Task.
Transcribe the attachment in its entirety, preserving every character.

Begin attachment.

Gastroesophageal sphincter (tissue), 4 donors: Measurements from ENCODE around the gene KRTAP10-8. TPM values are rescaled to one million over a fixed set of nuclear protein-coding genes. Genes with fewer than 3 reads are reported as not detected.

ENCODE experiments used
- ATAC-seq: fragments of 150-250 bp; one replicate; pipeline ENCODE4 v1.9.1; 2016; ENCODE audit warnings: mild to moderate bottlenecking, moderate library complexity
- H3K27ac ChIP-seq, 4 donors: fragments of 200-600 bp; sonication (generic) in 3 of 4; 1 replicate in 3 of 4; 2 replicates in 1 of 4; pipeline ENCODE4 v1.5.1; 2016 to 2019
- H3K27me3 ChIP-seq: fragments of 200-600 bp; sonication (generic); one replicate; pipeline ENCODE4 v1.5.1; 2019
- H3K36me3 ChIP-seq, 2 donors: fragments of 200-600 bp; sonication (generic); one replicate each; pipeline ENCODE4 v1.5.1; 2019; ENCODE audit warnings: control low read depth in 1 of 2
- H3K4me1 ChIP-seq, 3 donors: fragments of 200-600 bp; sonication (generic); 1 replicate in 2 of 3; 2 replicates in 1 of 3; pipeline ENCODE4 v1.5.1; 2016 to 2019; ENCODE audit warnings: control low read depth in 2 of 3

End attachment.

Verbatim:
Gastroesophageal sphincter (tissue), 4 donors: Measurements from ENCODE around the gene KRTAP10-8. TPM values are rescaled to one million over a fixed set of nuclear protein-coding genes. Genes with fewer than 3 reads are reported as not detected.

ENCODE experiments used
- ATAC-seq: fragments of 150-250 bp; one replicate; pipeline ENCODE4 v1.9.1; 2016; ENCODE audit warnings: mild to moderate bottlenecking, moderate library complexity
- H3K27ac ChIP-seq, 4 donors: fragments of 200-600 bp; sonication (generic) in 3 of 4; 1 replicate in 3 of 4; 2 replicates in 1 of 4; pipeline ENCODE4 v1.5.1; 2016 to 2019
- H3K27me3 ChIP-seq: fragments of 200-600 bp; sonication (generic); one replicate; pipeline ENCODE4 v1.5.1; 2019
- H3K36me3 ChIP-seq, 2 donors: fragments of 200-600 bp; sonication (generic); one replicate each; pipeline ENCODE4 v1.5.1; 2019; ENCODE audit warnings: control low read depth in 1 of 2
- H3K4me1 ChIP-seq, 3 donors: fragments of 200-600 bp; sonication (generic); 1 replicate in 2 of 3; 2 replicates in 1 of 3; pipeline ENCODE4 v1.5.1; 2016 to 2019; ENCODE audit warnings: control low read depth in 2 of 3